The public must "come together" to figure out how to keep deadly mass shootings from happening, President Barack Obama said Friday. But he emerged from a private meeting with family of the victims of last week's shooting in Oregon to declare: "Today is about the families."
Addressing reporters briefly after the approximately hourlong meeting, Obama said occasions like these always remind him that any child or parent or family member could suffer such a loss.
Immediately after a gunman killed eight students and a teacher at a community college last week, a visibly angry Obama said thoughts and prayers are no longer enough in the aftermath and that the nation's gun laws needed to be changed. He pledged to "politicize" the issue.
But that message didn't sit well in Roseburg, where gun ownership is popular. Hundreds of supporters and protesters gathered near the local airport for Obama's arrival, with signs welcoming him mixed with others advocating for gun rights.
Staunchly conservative Douglas County is bristling with gun owners who use their firearms for hunting, target shooting and self-protection. A commonly held opinion in the area is that the solution to mass killings is more people carrying guns, not fewer.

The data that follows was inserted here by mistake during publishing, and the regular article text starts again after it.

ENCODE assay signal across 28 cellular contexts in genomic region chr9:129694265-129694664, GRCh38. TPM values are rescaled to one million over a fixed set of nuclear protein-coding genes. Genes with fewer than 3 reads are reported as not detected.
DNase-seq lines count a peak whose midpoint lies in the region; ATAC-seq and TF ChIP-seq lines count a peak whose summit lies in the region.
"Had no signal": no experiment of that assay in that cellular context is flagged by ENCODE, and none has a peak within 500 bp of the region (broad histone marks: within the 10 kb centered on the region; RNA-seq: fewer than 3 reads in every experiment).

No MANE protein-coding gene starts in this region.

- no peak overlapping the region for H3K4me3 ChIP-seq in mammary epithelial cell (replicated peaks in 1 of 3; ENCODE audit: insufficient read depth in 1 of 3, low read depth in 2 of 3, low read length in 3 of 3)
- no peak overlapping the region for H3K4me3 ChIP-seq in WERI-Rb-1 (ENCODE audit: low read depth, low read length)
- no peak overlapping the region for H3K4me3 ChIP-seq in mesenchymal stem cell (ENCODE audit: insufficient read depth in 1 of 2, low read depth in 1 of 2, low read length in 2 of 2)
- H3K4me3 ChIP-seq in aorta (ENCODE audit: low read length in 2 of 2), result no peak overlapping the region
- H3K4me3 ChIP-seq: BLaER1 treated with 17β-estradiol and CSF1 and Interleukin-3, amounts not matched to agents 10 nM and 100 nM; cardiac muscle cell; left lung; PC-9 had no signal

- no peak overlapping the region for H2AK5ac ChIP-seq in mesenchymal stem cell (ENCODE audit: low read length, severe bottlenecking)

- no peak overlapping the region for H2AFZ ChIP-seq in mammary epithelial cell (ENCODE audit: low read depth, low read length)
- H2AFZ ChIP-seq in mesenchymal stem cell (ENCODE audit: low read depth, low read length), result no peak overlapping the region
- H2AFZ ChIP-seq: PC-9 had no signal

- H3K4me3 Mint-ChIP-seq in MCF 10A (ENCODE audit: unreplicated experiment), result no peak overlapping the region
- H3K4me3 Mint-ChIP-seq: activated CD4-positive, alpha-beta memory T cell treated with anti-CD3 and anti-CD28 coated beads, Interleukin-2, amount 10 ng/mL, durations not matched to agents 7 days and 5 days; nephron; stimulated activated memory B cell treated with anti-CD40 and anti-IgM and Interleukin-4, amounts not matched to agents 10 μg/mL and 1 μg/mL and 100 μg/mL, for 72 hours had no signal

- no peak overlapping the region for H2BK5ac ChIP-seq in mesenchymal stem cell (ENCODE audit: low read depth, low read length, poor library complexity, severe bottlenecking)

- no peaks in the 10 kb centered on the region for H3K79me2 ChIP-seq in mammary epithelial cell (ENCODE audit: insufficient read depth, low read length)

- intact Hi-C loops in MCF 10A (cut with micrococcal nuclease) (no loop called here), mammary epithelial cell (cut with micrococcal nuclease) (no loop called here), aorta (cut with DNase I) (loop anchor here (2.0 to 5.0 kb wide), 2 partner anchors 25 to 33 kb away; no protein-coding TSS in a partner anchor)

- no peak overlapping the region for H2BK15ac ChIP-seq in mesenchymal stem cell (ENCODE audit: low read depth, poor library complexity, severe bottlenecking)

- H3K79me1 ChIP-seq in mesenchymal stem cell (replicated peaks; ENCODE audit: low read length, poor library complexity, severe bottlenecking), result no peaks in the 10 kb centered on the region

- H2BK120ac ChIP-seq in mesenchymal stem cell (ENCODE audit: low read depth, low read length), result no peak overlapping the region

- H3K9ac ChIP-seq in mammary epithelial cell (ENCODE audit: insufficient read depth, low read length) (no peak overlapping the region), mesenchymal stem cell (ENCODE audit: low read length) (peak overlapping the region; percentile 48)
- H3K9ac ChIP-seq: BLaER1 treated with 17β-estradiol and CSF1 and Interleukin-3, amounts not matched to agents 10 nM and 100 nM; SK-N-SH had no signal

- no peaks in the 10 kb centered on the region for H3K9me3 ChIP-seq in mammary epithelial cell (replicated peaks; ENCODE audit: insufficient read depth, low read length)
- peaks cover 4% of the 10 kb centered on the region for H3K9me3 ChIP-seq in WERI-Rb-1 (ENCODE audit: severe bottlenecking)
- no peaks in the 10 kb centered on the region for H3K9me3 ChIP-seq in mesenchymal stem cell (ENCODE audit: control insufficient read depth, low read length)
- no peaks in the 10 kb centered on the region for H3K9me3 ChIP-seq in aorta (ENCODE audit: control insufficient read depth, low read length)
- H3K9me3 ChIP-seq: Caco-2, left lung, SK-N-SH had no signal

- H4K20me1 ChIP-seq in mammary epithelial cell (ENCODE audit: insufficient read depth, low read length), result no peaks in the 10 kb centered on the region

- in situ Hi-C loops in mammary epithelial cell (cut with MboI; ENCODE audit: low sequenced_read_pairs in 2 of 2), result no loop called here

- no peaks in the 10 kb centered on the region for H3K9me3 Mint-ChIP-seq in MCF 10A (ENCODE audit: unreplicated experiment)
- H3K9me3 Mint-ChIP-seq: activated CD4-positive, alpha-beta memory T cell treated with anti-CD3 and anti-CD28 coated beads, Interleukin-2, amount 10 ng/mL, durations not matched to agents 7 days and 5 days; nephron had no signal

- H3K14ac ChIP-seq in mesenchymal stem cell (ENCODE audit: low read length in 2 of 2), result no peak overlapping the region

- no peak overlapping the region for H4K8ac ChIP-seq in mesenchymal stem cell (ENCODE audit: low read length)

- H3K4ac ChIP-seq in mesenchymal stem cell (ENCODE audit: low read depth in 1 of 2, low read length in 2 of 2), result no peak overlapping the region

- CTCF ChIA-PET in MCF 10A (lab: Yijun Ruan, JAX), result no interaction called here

"The fact that the college didn't permit guards to carry guns, there was no one there to stop this man," said Craig Schlesinger, pastor at the Garden Valley Church.
"I've obviously got very strong feeling about this," he said, saying that at some point the nation would have to unit to figure out how to prevent incidents like these from happening so regularly. On Friday, fatal school-related shootings were reported at colleges in Arizona and Texas.
"We're going to have to come together as a country, but today is about the families," Obama said before walking to his limo.
The stop in Roseburg was a last-minute addition to a previously scheduled weekend trip by Obama to Seattle and California.
Some of the most poignant moments of Obama's presidency have occurred in his role as consoler in chief. He led the grieving in Charleston, South Carolina, in singing "Amazing Grace." He read the first names of the 20 elementary school students killed in Newtown, Connecticut, and asked how the nation can honestly say it's doing enough to keep its children safe from harm.